The Mexican Social Security Institute (Instituto Mexicano del Seguro Social, IMSS), a governmental organization in Mexico, mandates coverage of public health care for all employees. However, given some of the disadvantages of the public health care system such as lengthy wait times to see a doctor or specialist, shortage of doctors, lack of flexibility, etc., many employers provide supplemental private medical insurance to their employees.

Some companies offer their employees a private insurance scheme as part of their employment remuneration. Although less than 3% of Mexicans possess a private medical insurance policy, 52% of the country’s total medical expenditures are for private medical services. Private insurance is often preferred as it covers more expensive treatments.

Additional Benefits in Mexico

Employees in Mexico have a right to receive a year-end bonus known as Aguinaldo. The bonus is distributed in December and equates to at least 15 days’ wages if the team member worked for a complete year. If the employee worked for less than a year, the employer distributes a bonus equaling a proportional percentage of their earnings.

Mexico Holidays

  • New Year’s Day
  • Constitution Day
  • Benito Juarez’s birthday
  • Labour Day/May Day
  • Independence Day
  • Revolution Day
  • Election Day (every 6 six years for election of the President)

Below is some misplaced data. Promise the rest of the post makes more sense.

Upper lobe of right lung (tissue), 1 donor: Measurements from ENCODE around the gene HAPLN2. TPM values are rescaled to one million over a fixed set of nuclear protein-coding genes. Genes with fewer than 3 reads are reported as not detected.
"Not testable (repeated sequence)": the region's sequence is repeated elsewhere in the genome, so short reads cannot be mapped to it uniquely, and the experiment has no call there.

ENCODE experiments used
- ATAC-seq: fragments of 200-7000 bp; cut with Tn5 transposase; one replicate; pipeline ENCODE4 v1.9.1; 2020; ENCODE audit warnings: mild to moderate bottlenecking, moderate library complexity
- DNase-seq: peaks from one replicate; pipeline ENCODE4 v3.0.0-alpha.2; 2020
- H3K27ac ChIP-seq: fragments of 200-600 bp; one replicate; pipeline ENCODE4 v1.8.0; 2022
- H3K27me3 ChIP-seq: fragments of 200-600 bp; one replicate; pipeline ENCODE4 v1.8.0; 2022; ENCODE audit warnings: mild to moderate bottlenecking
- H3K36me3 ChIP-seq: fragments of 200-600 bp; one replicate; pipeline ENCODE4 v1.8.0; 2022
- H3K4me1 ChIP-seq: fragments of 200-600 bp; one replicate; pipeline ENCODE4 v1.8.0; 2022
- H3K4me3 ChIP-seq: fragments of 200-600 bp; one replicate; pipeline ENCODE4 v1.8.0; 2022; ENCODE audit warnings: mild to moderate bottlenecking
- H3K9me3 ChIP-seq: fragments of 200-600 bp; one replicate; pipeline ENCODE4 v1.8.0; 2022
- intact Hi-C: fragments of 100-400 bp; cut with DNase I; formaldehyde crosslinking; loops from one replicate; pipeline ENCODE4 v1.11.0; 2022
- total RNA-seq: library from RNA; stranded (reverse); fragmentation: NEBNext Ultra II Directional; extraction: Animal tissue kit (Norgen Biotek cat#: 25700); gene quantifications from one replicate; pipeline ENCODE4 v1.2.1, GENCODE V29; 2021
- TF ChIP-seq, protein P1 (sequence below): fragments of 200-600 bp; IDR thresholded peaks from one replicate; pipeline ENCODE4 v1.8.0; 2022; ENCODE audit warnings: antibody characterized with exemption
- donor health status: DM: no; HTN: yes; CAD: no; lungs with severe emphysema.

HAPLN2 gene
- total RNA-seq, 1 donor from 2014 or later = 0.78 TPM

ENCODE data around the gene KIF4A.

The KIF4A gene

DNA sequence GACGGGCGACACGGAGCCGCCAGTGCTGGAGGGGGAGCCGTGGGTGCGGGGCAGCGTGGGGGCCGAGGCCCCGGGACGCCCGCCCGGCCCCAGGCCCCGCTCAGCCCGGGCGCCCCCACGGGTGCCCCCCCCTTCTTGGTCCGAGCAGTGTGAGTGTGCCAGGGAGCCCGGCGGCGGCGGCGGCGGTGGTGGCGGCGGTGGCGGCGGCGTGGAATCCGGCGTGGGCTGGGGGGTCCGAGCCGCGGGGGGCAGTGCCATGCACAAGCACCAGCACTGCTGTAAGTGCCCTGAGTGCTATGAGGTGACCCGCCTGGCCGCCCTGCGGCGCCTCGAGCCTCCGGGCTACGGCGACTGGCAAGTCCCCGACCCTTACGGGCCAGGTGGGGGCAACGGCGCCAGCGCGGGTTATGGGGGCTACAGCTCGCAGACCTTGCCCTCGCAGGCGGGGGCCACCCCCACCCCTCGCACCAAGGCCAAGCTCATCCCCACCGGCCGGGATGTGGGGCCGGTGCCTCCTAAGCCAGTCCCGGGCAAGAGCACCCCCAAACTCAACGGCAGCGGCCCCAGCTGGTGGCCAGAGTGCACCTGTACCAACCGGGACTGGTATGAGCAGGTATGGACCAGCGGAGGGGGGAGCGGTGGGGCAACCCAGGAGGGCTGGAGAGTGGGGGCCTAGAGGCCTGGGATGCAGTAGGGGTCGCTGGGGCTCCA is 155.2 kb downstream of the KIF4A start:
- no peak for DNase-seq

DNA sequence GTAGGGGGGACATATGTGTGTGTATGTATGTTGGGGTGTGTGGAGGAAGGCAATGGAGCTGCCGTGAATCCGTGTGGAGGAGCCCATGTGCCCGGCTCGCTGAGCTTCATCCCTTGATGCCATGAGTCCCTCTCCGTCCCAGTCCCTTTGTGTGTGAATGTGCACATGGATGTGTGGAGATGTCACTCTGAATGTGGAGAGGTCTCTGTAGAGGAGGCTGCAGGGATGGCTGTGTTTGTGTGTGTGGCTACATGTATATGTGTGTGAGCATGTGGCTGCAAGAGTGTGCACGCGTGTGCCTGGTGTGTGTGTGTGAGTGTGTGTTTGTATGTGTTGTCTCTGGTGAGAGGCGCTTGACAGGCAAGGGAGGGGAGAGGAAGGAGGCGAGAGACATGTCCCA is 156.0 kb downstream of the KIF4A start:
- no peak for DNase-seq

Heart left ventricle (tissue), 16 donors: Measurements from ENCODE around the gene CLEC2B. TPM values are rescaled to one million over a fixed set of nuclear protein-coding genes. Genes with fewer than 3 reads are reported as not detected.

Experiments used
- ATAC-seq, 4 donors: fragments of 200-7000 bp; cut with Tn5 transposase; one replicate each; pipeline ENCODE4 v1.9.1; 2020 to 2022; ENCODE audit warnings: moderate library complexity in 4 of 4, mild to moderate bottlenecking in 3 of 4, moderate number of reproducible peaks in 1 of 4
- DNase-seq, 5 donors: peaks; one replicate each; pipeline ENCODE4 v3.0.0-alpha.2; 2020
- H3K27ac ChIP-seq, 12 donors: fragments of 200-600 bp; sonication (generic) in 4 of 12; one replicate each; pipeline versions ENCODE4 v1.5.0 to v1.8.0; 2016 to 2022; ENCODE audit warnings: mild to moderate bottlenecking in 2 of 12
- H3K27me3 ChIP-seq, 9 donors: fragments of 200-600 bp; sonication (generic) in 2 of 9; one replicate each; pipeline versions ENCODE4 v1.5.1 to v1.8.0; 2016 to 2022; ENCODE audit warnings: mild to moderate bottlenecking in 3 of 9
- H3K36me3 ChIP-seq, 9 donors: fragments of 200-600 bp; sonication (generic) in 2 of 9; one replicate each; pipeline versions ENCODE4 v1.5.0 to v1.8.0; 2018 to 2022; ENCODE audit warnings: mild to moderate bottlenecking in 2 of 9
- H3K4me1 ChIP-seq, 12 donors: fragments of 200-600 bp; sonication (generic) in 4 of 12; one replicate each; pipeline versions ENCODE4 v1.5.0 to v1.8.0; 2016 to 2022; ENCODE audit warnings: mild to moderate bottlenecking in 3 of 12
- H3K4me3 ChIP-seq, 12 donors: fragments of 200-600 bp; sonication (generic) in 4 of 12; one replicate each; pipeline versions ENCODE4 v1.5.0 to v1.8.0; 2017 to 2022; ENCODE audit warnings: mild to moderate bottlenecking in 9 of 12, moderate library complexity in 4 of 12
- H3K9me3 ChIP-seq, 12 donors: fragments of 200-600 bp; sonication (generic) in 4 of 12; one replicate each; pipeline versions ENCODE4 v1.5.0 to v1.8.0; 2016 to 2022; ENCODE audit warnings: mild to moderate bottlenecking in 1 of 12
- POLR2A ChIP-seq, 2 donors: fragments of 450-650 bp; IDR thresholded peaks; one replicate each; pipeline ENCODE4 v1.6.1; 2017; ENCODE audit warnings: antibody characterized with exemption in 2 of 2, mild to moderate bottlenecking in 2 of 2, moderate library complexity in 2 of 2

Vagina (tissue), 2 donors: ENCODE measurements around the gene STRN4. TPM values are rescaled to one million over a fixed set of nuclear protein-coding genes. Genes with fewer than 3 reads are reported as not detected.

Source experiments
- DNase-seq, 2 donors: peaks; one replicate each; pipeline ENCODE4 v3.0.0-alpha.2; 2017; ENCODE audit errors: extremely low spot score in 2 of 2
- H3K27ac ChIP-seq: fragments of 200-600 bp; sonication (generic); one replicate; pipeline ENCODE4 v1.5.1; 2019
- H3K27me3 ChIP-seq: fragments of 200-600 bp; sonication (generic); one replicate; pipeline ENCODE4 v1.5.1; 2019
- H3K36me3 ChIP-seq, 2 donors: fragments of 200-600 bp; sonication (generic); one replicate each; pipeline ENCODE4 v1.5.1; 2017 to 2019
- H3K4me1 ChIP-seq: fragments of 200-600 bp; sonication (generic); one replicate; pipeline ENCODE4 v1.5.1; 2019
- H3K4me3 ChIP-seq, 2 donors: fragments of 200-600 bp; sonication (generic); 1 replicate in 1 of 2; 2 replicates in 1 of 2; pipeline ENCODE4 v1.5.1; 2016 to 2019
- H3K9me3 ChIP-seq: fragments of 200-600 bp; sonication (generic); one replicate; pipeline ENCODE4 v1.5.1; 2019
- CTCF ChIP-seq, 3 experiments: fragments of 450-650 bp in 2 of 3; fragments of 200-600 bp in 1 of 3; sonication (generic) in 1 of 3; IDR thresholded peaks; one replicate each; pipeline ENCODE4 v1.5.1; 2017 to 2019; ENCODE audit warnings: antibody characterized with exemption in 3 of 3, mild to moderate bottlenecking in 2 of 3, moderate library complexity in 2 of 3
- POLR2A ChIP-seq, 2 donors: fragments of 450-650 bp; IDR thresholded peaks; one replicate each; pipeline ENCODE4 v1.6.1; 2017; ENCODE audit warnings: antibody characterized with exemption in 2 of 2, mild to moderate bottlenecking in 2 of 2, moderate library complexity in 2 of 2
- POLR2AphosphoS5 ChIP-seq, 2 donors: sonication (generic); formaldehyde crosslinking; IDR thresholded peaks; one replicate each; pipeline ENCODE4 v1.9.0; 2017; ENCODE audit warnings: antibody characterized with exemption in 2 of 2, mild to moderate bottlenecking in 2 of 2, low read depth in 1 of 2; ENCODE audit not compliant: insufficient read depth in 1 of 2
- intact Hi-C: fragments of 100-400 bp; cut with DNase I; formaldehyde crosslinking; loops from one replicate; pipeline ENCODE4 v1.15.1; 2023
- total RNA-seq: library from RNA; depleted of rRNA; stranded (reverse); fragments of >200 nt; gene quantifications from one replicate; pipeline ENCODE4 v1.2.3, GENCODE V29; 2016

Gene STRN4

• Christmas Day

Why Choose WeHireGlobally

WeHG takes care of all the onboarding hurdles, payroll, compensation and benefits, tax filing, and termination of employment. Our Employer of Record solution allows you to manage your overseas teams efficiently while minimizing cost and risk.

 

FAQ Mexico

  • Working hours in Mexico

    A full-time Mexican day shift worker spends 48 total hours on the job during the workweek.

  • What are the main holidays in Mexico?

    • New Year’s Day
    • Constitution Day
    • Benito Juarez’s birthday
    • Labour Day/May Day
    • Independence Day
    • Revolution Day
    • Election Day (every 6 six years for election of the President)
    • Christmas Day
  • What are payroll taxes in Mexico?

    Individuals are generally liable to income tax at the rate of 25% on their chargeable income (not exceeding 6 million Jamaican dollars [JMD] per annum) less an annual tax-free threshold (where applicable). Chargeable income derived in excess of JMD 6 million per annum is subject to income tax at a rate of 30%.
    Pension – employer voluntary contribution up to 20% of salary. This is additional to 2.5% compulsory for NIS.

    The AFOREs, which is the Adminstrator of Retirement Funds (Administradora de Fondos para el Retiro in Spanish), are financial institutions that administer retirement savings accounts on behalf of the employee. All employees associated with the IMSS, ISSTE (applies to government employees) as well as independent employees are eligible to open an AFORE account. An AFORE account consists of the following three subaccounts:

    • RCV (Retirement, and Unemployment as a result of old Age or subcuenta de Retiro, Cesantia en edad avanzada y vejez in Spanish):
      • Retirement: 2% employer contribution
      • Unemployment due to old age: 3.15% employer contribution, 1.125% employee contribution, 0.255% federal government contribution. Additionally, the federal government contributes $1.45 Mexican pesos daily.
    • Housing (this is administered by Infonavit, Mexico’s federal institute for worker’s housing and AFORE only registers and controls the funds): 5% employer contribution
    • Voluntary Contributions: Voluntary contributions made by the employee to increase their retirement savings.